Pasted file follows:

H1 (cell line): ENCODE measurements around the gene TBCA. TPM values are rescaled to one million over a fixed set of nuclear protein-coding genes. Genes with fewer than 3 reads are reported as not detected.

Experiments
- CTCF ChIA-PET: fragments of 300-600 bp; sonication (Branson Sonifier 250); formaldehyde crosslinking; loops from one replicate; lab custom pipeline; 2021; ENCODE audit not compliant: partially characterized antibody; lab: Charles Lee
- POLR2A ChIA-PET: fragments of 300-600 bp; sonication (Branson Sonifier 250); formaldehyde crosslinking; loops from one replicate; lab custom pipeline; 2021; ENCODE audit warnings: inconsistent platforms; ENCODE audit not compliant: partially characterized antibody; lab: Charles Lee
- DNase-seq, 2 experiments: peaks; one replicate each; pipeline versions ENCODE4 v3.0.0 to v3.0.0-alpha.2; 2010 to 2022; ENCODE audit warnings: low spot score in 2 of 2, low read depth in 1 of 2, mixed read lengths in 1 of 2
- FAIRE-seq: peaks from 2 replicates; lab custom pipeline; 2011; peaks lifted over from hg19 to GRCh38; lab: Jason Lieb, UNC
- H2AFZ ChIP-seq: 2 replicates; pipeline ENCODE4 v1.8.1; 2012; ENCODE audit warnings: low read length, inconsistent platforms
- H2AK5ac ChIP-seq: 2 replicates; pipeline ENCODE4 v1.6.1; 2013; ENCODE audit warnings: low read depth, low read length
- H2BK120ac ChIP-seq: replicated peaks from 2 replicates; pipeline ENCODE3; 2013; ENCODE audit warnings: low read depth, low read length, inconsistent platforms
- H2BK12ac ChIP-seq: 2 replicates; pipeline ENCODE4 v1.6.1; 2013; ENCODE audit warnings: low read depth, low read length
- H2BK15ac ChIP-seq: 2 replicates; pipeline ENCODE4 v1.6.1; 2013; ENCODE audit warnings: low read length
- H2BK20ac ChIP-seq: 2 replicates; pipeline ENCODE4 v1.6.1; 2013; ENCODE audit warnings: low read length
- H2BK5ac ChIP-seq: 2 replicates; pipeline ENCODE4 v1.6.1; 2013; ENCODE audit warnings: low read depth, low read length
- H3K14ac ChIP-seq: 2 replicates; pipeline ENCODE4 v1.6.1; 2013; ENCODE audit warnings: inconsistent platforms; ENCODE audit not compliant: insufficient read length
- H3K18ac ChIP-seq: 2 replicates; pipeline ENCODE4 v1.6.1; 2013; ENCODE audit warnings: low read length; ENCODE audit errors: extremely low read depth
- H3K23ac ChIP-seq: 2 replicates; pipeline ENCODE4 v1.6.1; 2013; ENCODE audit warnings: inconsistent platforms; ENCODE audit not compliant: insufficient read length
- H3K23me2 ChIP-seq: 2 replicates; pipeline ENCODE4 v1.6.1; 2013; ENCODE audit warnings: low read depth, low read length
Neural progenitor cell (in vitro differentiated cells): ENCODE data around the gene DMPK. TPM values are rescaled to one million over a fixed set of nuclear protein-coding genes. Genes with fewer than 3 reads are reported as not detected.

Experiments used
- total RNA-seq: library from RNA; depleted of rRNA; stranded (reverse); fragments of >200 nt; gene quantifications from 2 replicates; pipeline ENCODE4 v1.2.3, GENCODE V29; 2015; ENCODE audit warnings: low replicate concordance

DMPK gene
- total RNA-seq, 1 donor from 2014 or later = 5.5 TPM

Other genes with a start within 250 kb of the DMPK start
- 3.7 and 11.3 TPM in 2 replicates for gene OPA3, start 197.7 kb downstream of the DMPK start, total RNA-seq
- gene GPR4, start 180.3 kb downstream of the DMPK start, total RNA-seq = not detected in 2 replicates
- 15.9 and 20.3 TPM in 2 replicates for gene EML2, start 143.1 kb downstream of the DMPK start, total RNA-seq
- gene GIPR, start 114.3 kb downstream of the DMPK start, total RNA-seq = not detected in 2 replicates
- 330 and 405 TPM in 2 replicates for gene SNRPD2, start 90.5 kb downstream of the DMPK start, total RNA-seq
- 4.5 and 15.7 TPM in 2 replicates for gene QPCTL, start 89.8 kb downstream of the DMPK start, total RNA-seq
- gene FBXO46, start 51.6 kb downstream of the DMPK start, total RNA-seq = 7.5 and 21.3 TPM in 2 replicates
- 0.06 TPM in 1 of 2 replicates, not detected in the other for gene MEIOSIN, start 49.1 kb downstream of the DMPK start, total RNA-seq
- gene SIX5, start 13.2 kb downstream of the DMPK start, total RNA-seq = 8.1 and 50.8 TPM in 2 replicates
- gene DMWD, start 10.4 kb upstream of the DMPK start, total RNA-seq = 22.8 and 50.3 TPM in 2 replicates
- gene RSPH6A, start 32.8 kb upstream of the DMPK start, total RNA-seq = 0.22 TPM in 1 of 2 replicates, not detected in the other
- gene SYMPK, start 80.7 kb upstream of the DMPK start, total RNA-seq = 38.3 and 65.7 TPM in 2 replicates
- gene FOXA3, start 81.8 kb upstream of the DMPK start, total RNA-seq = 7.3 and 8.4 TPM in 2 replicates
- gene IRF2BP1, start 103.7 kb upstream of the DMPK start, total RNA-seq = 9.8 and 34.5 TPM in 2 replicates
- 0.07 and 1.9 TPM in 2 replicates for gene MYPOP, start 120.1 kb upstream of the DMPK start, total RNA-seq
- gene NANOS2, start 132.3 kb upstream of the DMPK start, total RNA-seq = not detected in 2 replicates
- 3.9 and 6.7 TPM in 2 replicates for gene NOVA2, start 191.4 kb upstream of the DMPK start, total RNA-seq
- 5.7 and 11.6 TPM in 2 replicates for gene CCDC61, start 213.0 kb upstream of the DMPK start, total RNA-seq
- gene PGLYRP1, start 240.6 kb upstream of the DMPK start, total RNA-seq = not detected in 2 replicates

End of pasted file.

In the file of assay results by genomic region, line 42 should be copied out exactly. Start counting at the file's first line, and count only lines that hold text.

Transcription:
- gene PGLYRP1, start 240.6 kb upstream of the DMPK start, total RNA-seq = not detected in 2 replicates